ABSTRACT: In the reform era especially from the 1990s, accelerated population suburbanization in Chinese cities, fueled by urban development, urban land reform and urban housing reform, has profoundly changed the spatial relationship between jobs and housing. The imbalance development of Job opportunity and housing caused lots of urban problems like traffic jam and excessive commuting. This paper summarized the driving force of the special mismatch under the housing reform background, and then, systematically analyzed the mechanism of jobs-housing relationship in order to point out the inevitability of spatial mismatch under the market economy and indicated disadvantaged group in big cities are victim during the jobs- housing separation. Next, the paper improved the SMI to take the housing affordability and accessibility of low-income citizens which need more concern into consideration. Finally, suggestions were put forward for the urban planning to improve special balance, such as taken some planning policies to build houses for different levels, especially for the low-income citizens, in downtown.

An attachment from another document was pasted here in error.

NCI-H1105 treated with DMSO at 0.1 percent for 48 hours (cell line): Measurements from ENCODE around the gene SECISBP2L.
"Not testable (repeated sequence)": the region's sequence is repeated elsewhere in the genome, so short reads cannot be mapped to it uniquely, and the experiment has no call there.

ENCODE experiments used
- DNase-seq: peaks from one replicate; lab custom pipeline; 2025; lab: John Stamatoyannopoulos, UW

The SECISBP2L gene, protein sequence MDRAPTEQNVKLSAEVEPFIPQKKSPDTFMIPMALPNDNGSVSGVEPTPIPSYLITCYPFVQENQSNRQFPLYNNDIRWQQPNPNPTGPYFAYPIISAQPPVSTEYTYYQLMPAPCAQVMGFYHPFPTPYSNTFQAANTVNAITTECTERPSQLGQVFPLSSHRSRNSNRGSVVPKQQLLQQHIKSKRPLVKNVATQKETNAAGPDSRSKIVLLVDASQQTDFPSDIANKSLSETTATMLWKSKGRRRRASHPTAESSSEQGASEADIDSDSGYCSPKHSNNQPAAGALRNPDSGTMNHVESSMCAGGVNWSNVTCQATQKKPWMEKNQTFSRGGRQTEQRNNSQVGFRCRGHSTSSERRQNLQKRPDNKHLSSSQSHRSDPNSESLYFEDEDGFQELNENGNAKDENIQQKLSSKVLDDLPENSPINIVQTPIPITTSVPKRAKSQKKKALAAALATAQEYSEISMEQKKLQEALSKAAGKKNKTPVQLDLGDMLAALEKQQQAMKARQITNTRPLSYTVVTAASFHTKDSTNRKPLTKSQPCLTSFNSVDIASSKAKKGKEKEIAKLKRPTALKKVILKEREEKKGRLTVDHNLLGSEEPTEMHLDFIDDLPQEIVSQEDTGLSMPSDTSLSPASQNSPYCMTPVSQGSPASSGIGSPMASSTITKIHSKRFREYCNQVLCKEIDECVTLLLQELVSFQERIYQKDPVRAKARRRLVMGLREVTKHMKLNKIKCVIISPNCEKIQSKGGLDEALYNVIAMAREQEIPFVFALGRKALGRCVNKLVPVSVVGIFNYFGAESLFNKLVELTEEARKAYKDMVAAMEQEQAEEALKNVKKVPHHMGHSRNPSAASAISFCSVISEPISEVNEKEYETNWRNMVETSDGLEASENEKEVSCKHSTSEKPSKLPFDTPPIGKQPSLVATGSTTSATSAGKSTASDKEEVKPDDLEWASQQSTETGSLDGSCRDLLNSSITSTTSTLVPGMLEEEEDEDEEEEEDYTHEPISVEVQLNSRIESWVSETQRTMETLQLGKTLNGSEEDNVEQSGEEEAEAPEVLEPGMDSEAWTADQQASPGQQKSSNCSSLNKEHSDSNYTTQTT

No preview · Article · Jan 2011
    Alain L'Hostis

    I suggest to use cautiously the concept of excess commuting because of three arguments. There is some excess from one particular point of view, that of the spatial planner, or the urban researcher; there is probably no excess from the point of view of the traveller. In addition excess travel in the literature sometimes refer to trips longer than they could be (King et Mast 1987) and trips done by pure pleasure of the trip itself (Mokhtarian et Salomon 2001). I have no suggestion for an alternative concept but wanted just to warn that this can have several interpretations not directly related to the topic of auto and urban form.